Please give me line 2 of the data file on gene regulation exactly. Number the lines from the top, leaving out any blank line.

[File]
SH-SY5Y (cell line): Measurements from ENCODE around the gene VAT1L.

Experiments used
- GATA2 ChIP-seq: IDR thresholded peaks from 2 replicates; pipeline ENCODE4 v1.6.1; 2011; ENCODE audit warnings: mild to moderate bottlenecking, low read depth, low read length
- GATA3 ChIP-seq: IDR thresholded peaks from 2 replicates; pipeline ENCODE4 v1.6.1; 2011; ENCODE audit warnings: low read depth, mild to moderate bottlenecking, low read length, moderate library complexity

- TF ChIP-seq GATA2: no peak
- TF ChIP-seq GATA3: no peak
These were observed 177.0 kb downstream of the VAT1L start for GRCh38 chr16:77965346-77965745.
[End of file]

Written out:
Experiments used